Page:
Quora Question: Why should books not be censored?
There are a number of problems with the idea that books should be censored. Here are just a few.
Perhaps the better question to ask would be: For those who advocate banning certain books, what are your arguments for doing this? I can’t imagine any argument that would outweigh other more important considerations; chief among them the importance of the free exchange of ideas.
Ideas are inherently dangerous and subversive. They usually advocate some sort of change or reform. Those changes or reforms are threatening to those in power whoever they may be. As such, if you make an argument for banning books, there are very few books that would truly be “safe” from this practice. Those that would be safe would be so banal and uninteresting as to be not worth reading, to begin with.
Any idea worth writing about is an idea that will offend someone or disturb someone’s thinking, challenge their beliefs, or threaten the status quo in some way. But, that’s precisely why we need those ideas.
Freedom of expression is too important a value and necessary to a flourishing society to risk the chilling effect of banning books.
A2A on Quora: Can a teacher make you read a book that does not fit your moral standards?
No one can make you read a book. You can be assigned a book but are not compelled to read it.
Of course, not reading an assigned book has academic consequences (as it should). But, these pale in comparison to other consequences to not reading a book that differs from your beliefs.
Learning is about broadening your horizon, your perspective, and your knowledge. As a student taking a class, you are in the position of someone who has something to learn. Of course, you have knowledge and beliefs coming into the class but you could also benefit from an expansion of your knowledge and some challenges to your beliefs. Both of those will come by doing such reading.
As a result of reading a book that does not fit your moral standards, you may discover more about yourself and your moral beliefs. You may discover ways to strengthen your moral position. You might also discover that there are flaws in your moral reasoning that should be addressed.
In either case, you will certainly learn something useful and that is the whole point of reading books in the first place.
As an adult, you should then continue this practice of reading material you might disagree with. Reading and exposing yourself only to ideas you already agree with is not the way to grow as a human being and certainly not the way to become actively engaged in a diverse community.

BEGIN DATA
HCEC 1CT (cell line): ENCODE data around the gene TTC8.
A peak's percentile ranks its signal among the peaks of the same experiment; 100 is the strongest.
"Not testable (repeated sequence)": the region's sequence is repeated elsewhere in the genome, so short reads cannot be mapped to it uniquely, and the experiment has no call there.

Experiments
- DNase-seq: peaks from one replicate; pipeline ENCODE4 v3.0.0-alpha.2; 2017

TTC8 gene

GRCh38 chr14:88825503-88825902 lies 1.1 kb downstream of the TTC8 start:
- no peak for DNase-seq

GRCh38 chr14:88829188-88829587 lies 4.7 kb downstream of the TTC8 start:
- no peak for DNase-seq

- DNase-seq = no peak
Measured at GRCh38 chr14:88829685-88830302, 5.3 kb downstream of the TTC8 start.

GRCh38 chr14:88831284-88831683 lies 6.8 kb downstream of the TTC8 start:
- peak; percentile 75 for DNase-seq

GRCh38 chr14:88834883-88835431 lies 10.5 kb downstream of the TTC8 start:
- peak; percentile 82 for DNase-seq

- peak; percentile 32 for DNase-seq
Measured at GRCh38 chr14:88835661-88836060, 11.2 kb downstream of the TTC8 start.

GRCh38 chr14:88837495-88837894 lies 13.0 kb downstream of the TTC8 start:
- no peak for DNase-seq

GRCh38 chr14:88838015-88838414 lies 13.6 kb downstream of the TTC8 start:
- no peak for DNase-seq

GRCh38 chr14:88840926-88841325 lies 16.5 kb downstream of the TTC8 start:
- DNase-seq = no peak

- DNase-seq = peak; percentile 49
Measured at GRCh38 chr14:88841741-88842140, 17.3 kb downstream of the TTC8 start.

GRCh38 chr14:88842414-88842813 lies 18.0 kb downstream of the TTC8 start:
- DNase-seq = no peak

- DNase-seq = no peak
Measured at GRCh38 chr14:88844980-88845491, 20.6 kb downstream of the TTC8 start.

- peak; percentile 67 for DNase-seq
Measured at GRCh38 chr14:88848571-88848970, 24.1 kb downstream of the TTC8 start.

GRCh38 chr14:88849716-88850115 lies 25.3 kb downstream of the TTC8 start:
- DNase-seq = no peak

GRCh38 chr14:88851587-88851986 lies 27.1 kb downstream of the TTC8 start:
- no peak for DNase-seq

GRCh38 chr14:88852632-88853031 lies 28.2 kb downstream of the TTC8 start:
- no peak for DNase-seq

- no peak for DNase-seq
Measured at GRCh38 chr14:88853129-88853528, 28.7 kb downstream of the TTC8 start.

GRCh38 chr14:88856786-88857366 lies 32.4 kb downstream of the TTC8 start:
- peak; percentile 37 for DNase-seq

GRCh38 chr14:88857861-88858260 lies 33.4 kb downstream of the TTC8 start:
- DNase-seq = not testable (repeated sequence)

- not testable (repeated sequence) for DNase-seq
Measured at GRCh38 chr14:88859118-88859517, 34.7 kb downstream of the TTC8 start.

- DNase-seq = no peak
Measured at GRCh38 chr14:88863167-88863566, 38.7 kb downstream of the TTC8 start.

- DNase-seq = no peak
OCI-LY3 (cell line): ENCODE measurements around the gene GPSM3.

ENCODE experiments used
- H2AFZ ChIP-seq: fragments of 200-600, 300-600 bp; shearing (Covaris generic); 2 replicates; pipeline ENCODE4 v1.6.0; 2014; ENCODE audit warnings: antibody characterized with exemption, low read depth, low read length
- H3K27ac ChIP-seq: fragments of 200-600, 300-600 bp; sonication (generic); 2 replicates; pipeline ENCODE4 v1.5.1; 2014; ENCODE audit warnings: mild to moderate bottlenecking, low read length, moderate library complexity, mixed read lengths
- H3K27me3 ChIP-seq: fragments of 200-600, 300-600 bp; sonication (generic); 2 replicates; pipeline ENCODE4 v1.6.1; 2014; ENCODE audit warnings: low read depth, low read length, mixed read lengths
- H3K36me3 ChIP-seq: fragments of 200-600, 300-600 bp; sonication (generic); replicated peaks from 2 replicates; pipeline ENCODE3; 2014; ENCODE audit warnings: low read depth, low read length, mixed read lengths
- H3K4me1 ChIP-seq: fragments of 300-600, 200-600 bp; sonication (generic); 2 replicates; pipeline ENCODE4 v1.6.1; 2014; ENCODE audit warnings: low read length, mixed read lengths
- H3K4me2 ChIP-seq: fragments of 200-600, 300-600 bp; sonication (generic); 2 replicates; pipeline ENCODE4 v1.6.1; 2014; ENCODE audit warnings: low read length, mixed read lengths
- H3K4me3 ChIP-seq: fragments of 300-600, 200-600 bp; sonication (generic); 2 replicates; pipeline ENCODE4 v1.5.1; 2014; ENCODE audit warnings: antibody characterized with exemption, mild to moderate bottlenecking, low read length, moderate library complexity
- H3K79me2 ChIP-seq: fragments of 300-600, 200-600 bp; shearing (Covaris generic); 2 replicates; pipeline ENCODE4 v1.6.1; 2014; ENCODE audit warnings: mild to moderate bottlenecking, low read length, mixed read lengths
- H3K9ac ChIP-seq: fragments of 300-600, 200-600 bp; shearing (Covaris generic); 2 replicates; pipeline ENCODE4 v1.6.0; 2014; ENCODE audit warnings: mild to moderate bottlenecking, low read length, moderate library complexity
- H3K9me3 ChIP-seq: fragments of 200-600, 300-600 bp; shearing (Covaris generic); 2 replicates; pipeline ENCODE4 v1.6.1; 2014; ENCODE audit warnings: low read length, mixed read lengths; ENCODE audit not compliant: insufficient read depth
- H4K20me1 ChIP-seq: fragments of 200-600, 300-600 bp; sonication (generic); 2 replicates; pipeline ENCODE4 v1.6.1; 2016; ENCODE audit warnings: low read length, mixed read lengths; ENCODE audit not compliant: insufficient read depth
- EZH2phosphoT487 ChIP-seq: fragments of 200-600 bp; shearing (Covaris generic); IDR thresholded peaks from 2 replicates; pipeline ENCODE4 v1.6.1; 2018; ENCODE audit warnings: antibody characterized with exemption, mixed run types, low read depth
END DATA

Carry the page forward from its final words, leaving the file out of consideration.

One of the best lessons you will learn from your education is that it is possible to examine ideas and understand them even without accepting them. Ultimately, you have a choice about what ideas to accept and reject. You should strive to evaluate ideas in light of the best available evidence and reason and accept those ideas.
In some cases, the best available reason and evidence might support the beliefs you already hold. In other cases, reason and evidence will show that your ideas are not well-founded. In those cases, you still have a choice to make.
A good education will help you become a good critical thinker and good critical thinkers follow reason and the evidence where it leads recognizing that sometimes it will lead them to adopt different ideas than the ones they started with.
At some point this year (2022), I will read my 2,000th book. I thought I'd revisit a post I made years ago regarding my 1,000 book milestone.
On September 10, 2010, I read my 1,000th book. I started counting books I completed in 1987 so it took a little over 20 years to reach my 1,000th book.
Upon reaching the milestone of reading 1000 books, it seems appropriate to reflect on what I have learned as a result of all that reading. The temptation is to enumerate a list of facts or insights gained from individual books. Doing this might be a worthwhile project but would be a book unto itself and might not yield any insights to other readers. Instead, I want to reflect on a few general points.
You can’t read every book. You can’t retain everything you read. Given these facts what counts as being well-read? It’s an interesting question to consider in a world where more and more books are being published every year thus making the goal of keeping up with knowledge nearly impossible. Even if you choose to specialize in one discipline, being well-read in that discipline is extremely difficult. But, is there a way to attain a level of general knowledge that is both achievable and useful? And, what are the benefits of such knowledge?
There are many ways to learn. However, I think books are one of the best. Having read over 1,200 books I would say that! Of course, there is more to learning any subject than reading but, I think there are still many tangible benefits to reading books and I would like to outline some of those here.
KEVIN J. BROWNE
Philosopher / Educator